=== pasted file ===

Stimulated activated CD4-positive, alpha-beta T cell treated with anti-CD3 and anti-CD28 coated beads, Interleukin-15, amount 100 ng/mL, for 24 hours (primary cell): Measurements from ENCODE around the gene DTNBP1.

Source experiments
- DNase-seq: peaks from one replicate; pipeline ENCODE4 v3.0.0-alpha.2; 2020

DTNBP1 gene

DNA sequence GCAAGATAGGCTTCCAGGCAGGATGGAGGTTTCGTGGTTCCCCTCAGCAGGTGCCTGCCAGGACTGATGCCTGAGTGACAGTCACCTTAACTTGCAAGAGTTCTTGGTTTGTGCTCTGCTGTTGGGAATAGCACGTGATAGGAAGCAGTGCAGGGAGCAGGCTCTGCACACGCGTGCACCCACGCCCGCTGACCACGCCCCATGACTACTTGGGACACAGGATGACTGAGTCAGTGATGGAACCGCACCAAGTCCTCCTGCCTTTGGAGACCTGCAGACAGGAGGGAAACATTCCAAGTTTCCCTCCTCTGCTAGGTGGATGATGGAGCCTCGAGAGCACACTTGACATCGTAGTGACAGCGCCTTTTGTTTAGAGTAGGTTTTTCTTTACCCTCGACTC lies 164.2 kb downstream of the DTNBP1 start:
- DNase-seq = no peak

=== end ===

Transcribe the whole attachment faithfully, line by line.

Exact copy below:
Stimulated activated CD4-positive, alpha-beta T cell treated with anti-CD3 and anti-CD28 coated beads, Interleukin-15, amount 100 ng/mL, for 24 hours (primary cell): Measurements from ENCODE around the gene DTNBP1.

Source experiments
- DNase-seq: peaks from one replicate; pipeline ENCODE4 v3.0.0-alpha.2; 2020

DTNBP1 gene

DNA sequence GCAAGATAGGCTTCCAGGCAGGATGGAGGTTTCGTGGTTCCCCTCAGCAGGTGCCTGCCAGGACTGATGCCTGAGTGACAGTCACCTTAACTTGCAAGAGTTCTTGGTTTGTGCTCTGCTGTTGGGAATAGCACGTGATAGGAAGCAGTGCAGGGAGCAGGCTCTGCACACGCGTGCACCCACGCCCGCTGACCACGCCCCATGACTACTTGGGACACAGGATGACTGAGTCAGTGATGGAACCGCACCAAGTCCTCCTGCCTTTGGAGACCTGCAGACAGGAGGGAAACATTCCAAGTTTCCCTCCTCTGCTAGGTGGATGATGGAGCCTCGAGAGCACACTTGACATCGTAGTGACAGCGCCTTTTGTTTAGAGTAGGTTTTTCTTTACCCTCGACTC lies 164.2 kb downstream of the DTNBP1 start:
- DNase-seq = no peak